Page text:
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ColdplayCorner.com Interview with Nikki Rosetti (Safety ep & Blue room ep Producer)


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1) Hello Nikki, and happy New Year. Thanks for giving us this interview, it's a honor for us to interview someone who took a huge part in Coldplay's debut.


Thank you and a happy new year to you too.



2) Could you introduce yourself so the fans can really know who you are?


Ok, well I'm a musician, producer and artist, although pretty much retired from the full time music scene now. Until a few years ago I ran Sync City Studio in London along with my partner Ron Niblett. You can follow what I'm up to now at www.nikkirosetti.co.uk



3) First, when and how have you discovered Coldplay?


Coldplay were recommended to us as most of our clients were. It was all word of mouth and the studio had a good reputation for producing consistently good quality work.



4) When have you started to think "Coldplay's a group I should work with"?


When the band first came in I was a little intrigued by the sound of the band but it was only when the Chris added the vocal that the sound became the complete and unique thing that it was. Then my interest was sparked.



5) How happened your first meeting with them?


Our first meeting was really just the formalities of arranging recording times and discussing the session in broad terms. It wasn't until the recording got underway that I really heard what the band was all about.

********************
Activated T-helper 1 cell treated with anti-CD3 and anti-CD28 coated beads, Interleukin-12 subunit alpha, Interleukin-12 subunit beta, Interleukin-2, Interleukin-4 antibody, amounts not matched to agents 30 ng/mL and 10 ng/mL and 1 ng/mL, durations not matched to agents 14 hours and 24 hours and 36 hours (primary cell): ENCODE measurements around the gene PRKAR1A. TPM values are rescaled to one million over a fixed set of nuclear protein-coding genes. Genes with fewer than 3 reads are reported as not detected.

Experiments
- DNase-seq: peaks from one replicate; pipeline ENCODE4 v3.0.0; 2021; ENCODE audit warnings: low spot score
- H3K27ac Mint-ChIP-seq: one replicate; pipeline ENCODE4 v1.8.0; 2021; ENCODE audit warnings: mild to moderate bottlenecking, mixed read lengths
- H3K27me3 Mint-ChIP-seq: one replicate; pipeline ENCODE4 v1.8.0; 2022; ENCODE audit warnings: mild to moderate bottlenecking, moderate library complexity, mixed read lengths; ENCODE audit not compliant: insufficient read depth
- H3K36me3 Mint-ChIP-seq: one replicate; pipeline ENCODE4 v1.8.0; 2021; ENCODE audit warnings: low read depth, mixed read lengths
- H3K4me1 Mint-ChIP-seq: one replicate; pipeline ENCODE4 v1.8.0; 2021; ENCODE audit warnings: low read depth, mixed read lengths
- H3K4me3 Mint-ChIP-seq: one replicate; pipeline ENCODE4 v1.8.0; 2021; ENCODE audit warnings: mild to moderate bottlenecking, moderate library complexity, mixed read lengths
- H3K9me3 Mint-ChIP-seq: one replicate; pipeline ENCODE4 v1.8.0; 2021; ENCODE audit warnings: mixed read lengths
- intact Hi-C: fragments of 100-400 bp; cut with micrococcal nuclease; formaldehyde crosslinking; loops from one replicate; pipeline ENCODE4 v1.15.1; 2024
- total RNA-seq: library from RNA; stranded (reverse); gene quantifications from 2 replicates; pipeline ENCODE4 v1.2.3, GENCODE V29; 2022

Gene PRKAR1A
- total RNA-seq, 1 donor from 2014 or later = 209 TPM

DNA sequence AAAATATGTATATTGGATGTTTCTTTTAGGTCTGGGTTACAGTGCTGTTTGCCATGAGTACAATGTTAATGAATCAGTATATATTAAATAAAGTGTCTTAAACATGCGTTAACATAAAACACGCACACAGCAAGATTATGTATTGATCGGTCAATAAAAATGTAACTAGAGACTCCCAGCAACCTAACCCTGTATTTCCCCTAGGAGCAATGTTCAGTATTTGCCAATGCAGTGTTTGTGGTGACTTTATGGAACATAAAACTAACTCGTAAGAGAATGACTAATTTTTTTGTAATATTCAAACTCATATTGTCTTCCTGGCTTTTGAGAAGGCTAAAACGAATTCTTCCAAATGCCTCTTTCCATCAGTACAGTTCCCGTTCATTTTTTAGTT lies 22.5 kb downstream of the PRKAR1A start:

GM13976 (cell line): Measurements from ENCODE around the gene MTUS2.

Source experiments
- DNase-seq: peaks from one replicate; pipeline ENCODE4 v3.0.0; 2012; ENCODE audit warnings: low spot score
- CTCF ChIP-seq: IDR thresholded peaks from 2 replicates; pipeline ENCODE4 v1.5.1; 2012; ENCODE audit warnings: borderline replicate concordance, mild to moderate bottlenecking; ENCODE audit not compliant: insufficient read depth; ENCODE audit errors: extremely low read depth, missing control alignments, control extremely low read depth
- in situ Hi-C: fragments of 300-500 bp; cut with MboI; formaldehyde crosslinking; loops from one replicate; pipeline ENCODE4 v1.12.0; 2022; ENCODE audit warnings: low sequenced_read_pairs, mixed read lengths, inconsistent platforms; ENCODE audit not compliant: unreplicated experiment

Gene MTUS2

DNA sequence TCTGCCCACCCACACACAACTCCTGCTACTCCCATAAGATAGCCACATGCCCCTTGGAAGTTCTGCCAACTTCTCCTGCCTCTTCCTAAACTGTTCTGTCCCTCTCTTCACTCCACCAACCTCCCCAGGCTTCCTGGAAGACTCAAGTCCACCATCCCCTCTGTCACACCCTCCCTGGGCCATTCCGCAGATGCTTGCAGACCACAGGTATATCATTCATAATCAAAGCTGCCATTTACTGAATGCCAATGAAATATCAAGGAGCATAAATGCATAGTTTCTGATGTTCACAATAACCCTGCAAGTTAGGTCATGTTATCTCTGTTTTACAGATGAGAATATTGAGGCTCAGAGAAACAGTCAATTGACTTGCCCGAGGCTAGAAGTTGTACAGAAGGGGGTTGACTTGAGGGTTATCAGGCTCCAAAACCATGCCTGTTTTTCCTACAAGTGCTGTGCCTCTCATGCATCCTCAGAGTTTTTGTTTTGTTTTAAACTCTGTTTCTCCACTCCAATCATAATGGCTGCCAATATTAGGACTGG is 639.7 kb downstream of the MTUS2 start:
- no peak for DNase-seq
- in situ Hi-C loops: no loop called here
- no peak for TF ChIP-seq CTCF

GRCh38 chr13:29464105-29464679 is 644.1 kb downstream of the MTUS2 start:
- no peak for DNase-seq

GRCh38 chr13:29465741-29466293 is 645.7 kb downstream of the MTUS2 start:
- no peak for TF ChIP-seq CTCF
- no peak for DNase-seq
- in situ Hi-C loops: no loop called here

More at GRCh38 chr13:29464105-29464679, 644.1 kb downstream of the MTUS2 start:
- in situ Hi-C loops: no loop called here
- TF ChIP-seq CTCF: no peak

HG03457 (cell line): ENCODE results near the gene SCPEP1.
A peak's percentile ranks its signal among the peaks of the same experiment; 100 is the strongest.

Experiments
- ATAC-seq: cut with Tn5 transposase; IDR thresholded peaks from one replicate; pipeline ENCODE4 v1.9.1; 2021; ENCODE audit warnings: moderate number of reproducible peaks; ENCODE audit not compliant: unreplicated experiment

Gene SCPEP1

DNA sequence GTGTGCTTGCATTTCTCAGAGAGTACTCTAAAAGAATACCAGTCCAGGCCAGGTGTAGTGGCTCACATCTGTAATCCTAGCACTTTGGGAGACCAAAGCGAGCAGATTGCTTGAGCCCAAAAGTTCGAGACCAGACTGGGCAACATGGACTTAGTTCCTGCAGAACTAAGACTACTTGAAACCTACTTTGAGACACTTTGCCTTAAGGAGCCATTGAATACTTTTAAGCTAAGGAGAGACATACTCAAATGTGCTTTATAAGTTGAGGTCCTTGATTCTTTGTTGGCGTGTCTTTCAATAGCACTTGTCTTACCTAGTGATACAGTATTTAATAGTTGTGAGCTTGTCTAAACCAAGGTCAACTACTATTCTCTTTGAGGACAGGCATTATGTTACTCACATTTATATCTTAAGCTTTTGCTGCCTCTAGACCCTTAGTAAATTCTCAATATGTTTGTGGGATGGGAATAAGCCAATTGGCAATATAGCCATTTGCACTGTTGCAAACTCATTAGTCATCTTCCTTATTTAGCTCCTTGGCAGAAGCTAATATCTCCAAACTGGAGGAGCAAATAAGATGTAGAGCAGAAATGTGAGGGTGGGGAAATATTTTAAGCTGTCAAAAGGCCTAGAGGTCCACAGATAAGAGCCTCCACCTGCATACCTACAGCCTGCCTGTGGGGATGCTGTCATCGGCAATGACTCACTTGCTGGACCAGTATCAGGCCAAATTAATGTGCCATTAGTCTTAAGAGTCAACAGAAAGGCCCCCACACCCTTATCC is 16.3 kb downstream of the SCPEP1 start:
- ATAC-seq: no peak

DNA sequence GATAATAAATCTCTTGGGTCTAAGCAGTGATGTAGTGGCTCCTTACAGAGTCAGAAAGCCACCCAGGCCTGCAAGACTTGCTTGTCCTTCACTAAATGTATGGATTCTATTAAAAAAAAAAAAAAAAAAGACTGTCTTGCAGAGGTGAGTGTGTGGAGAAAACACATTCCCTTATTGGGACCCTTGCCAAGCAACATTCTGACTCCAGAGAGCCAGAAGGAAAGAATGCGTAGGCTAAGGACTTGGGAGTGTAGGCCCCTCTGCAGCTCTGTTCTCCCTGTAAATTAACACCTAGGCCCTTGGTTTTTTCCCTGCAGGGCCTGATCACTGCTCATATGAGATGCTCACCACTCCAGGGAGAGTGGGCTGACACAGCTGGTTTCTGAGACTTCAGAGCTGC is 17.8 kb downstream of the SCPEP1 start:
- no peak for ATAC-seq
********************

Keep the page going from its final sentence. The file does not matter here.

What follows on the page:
6) What were your first impressions about them?


I think they were unusual in that they had already evolved the structure that worked so well with the early songs, Jons guitar sound was developed, as was Chris's vocal and lyric style. I supposed they were more fully formed than many bands and had a clear idea of the sound and feel that they wanted to achieve. also they understood music and the structure of songs, they were very musically mature.



7) How was the atmosphere in the studio? Was it hard to record? Was the studio ready in matter of equipment?


No it was very relaxed and friendly and was probably the easiest sessions I've ever worked on. We spent some time in Jons guitar effects setup I recall.

As for equipment, I was (and still do) believe that it's not how much flashy equipment you've got, but how you use it. although we were one of the earliest digital studios, our old Allen and Heath desk was getting on a bit!

I know the band were really pleased with the recordings and the sound was not least due to the equipment we had (good and bad) and our familiarity with it.

I think You have to know your equipment inside out and that desk and I became intimate over the years!



8 ) Which is the best song you produced for them according to you?